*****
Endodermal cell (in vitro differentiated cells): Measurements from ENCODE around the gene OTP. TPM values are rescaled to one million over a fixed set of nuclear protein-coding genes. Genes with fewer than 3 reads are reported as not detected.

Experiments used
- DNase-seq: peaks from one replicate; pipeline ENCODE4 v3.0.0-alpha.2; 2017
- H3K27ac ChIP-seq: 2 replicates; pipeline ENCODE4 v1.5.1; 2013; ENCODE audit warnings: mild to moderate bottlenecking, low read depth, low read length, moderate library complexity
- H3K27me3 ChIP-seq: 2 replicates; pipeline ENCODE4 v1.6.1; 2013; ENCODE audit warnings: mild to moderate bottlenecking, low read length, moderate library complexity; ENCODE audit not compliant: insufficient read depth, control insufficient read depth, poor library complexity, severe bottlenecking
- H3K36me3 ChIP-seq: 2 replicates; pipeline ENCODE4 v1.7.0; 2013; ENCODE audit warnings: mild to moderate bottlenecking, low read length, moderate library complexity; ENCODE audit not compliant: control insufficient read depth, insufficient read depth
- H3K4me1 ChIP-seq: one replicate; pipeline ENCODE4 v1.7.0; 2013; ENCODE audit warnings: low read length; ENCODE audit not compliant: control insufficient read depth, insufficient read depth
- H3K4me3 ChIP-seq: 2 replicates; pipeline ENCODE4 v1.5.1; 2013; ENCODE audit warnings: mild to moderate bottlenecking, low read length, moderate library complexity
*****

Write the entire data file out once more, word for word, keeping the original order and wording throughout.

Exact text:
Endodermal cell (in vitro differentiated cells): Measurements from ENCODE around the gene OTP. TPM values are rescaled to one million over a fixed set of nuclear protein-coding genes. Genes with fewer than 3 reads are reported as not detected.

Experiments used
- DNase-seq: peaks from one replicate; pipeline ENCODE4 v3.0.0-alpha.2; 2017
- H3K27ac ChIP-seq: 2 replicates; pipeline ENCODE4 v1.5.1; 2013; ENCODE audit warnings: mild to moderate bottlenecking, low read depth, low read length, moderate library complexity
- H3K27me3 ChIP-seq: 2 replicates; pipeline ENCODE4 v1.6.1; 2013; ENCODE audit warnings: mild to moderate bottlenecking, low read length, moderate library complexity; ENCODE audit not compliant: insufficient read depth, control insufficient read depth, poor library complexity, severe bottlenecking
- H3K36me3 ChIP-seq: 2 replicates; pipeline ENCODE4 v1.7.0; 2013; ENCODE audit warnings: mild to moderate bottlenecking, low read length, moderate library complexity; ENCODE audit not compliant: control insufficient read depth, insufficient read depth
- H3K4me1 ChIP-seq: one replicate; pipeline ENCODE4 v1.7.0; 2013; ENCODE audit warnings: low read length; ENCODE audit not compliant: control insufficient read depth, insufficient read depth
- H3K4me3 ChIP-seq: 2 replicates; pipeline ENCODE4 v1.5.1; 2013; ENCODE audit warnings: mild to moderate bottlenecking, low read length, moderate library complexity